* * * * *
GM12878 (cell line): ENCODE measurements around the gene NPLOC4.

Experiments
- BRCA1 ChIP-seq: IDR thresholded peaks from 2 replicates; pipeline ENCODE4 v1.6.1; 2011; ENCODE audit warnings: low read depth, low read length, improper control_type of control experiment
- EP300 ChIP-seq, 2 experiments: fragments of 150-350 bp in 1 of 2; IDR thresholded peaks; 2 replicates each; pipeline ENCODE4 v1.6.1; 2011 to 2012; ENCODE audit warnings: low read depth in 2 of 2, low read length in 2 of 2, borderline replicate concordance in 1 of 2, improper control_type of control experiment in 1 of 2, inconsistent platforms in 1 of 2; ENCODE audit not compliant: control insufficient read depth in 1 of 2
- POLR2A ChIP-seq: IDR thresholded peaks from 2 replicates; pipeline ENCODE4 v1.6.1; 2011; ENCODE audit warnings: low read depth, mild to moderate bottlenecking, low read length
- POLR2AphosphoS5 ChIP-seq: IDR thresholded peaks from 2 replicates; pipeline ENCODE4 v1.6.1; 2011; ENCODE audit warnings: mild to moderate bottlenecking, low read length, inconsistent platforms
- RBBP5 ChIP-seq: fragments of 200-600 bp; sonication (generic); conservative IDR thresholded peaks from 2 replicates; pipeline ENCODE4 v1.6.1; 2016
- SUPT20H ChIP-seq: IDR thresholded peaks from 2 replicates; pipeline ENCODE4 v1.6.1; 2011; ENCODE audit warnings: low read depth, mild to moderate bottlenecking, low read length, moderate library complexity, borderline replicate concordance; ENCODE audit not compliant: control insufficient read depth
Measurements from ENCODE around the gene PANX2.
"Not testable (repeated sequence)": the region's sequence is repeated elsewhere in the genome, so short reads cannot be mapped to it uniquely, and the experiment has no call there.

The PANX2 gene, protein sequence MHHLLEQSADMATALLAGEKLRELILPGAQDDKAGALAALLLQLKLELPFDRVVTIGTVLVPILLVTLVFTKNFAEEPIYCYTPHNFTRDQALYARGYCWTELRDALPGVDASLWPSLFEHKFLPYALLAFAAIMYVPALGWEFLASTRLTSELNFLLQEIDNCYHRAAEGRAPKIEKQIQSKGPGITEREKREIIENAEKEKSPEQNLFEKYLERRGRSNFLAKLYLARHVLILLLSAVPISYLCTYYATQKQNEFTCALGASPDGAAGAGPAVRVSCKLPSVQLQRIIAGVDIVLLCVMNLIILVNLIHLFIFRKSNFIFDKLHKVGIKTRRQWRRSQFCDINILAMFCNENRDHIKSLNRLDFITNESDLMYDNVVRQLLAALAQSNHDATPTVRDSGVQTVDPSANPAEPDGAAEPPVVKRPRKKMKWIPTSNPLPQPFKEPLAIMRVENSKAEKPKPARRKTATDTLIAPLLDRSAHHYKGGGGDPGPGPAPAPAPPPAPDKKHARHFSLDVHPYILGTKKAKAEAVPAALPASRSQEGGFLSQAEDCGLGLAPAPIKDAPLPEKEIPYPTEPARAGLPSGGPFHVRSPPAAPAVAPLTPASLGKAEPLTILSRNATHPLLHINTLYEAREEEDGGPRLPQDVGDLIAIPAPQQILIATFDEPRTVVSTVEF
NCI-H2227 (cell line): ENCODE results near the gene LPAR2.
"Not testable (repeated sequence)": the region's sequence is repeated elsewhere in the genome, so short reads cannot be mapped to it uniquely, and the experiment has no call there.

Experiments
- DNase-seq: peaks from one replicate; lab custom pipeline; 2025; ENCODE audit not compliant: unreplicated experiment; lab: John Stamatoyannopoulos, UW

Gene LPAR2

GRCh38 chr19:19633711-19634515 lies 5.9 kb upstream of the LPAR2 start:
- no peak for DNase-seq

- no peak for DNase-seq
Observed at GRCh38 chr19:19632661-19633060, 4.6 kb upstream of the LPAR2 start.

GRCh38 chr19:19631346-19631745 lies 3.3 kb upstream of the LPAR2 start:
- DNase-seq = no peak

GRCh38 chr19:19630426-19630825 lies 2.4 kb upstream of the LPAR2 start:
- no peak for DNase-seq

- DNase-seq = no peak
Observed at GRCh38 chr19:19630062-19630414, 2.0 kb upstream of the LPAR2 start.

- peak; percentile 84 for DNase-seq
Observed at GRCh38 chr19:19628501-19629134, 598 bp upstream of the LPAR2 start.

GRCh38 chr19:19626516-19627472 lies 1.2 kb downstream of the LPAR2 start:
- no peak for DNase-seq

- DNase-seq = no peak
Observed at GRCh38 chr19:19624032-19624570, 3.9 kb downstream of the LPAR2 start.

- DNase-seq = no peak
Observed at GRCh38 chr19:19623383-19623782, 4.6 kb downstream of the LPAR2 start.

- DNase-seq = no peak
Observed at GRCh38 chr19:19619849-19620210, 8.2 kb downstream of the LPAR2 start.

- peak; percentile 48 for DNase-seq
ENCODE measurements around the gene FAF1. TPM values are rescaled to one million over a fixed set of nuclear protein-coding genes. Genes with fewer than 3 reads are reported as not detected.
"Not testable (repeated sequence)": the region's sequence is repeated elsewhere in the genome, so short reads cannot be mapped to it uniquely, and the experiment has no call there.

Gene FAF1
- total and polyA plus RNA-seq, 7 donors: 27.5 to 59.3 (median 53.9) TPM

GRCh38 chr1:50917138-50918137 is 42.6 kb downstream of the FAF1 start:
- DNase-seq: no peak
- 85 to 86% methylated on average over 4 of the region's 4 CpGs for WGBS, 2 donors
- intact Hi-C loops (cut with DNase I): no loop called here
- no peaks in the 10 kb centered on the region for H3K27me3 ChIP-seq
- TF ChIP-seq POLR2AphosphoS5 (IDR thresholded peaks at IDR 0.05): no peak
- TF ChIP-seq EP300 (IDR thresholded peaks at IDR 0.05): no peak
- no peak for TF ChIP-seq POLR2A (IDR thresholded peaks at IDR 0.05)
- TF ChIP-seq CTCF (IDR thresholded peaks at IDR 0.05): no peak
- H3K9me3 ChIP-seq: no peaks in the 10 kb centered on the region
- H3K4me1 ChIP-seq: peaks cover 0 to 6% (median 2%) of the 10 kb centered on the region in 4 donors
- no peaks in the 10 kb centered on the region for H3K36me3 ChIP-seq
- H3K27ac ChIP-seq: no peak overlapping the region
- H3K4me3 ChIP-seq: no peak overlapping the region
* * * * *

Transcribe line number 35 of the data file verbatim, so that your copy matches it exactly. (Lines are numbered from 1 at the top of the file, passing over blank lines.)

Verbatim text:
- DNase-seq = no peak